Even in a prosperous city, that could levy taxes on the passing caravans, food security was not guaranteed through monetary resources alone. The growing population of Palmyra, as evident in the rapidly expanding city plan [10, 11], must have outstripped the food supplied from the oasis itself relatively early on in its history. This created a need for a dedicated food supply and distribution system to ensure food security for the growing urban population. Given the distances involved and the cost of land-based transport of foodstuff through a desert, it is likely that the bulk of food necessary for the city population’s survival had to be cultivated locally.

This makes Palmyra a perfect case study for exploring and reconstructing trends in food security. Its location as an individual large urban center in a sparsely populated area and well documented historical trajectory provide clearly demarcated spatio-temporal boundaries. The city was intensively excavated and researched for more than a century providing a diverse range of evidence types that can be used to contextualise findings [1217]. Although there had been little focus on Palmyra’s hinterland in early research, more recent work has started to address this gap, providing much needed data about the land surrounding the city [1820].

While food supply in various ancient cities has been extensively discussed in the past [21], this study is the first to leverage a combination of historical and archaeological sources, traditional humanities methods, agricultural productivity simulation software, geospatial modelling and paleoclimatology. A formal spatially explicit model of land productivity has resulted, allowing us to assess the changes to the hinterland’s carrying capacity over time and through climatic, social and political transitions. This research pipeline is portable to other historical urban centers opening a new avenue for comparative studies on urban resilience.

In this study, we employ historical, ethnographic and archaeological data to guide the application of GIS and agricultural productivity software, thus creating a model of ancient agricultural productivity around Palmyra. This model allows us to calculate robust estimates for the maximum optimistic carrying capacity around Palmyra. Climatic scenarios implied by paleoclimatic data and their implications for food security in Palmyra can be tested in this model. As it sets the maximum feasible population, the carrying capacity of the hinterland can also trace the population evolution over time. Current estimates of Palmyra’s population vary considerably from 10,000 [22, table 4 in 23] to up to 200,000 people [24] and can be narrowed down. Finally, historical analysis highlights events and processes that could have been caused by environmental and demographic pressure of food insecurity. Here, we suggest that food security might have been a factor in the city’s third-century social and socio-economic transformations that have led to the military expansion of Palmyrene rule and the short lived Palmyrene Empire. While food security is often recognized factor in explaining modern phenomena this study highlights its role in historical narrative and provides robust quantitative methods to do so.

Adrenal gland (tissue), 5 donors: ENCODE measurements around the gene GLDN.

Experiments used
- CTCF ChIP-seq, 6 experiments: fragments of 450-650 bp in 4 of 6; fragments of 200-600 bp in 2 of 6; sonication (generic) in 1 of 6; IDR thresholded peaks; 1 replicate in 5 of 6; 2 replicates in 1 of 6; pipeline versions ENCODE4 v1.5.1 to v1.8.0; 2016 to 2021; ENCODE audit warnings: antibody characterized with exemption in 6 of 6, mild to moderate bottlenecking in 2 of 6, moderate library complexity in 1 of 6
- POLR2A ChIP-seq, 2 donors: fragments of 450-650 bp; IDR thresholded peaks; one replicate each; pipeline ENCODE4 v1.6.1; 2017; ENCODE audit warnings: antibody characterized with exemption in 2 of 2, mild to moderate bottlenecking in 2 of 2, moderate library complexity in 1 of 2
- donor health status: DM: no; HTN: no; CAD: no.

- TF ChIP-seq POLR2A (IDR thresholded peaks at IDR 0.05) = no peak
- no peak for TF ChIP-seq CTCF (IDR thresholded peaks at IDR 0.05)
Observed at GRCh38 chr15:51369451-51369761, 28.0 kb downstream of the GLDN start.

1.1. Location and environment of Palmyra

Palmyra’s location, at an oasis within a vast steppe desert, determined its subsistence base. It lies at 150–200 km distance from perennial rivers and major regions of rain-fed agriculture. The city is located immediately south of a relatively low, yet steep mountain chain running from the outskirts of Damascus northeast towards the Euphrates, and opens to the Syrian Desert from all the remaining sides. It is located in a semi-arid environment, a dry steppe (bādiya) (Fig 1), between isohyets 150 mm and 100 mm with an average rainfall of around 125 mm per year. This is below the standard water requirements for cereals such as barley (200 mm) and wheat (250 mm), and significantly below the traditional limit between agricultural settlement and desert pasture in the arid regions of the Near East. Through most of pre-modern history this limit was closer to 400 mm, a level that ensures sufficient rainfall even in most of the regularly occurring dry years [25]. Thus, while the oasis has been a source of agricultural produce since the Neolithic [26], the area beyond it could not sustain rain-fed agriculture in average years, and was predominantly used to herd sheep, goats, and camels. However, even in arid landscapes like the Syrian desert it is feasible to farm crops if there are adequate water management strategies in place, such as cisterns or dams collecting rainwater in wadis and in larger basins. Such infrastructure is well attested in the hinterland of Palmyra [27].

Fig 1. Palmyra’s surroundings.

Clockwise starting from the left: Position of Palmyra (Eivind Heldaas Seland), gravel-plains southeast of Palmyra (reproduced with permission from Jørgen Christian Meyer, original copyright 2006), limestone mountains north of Palmyra (Eivind Heldaas Seland).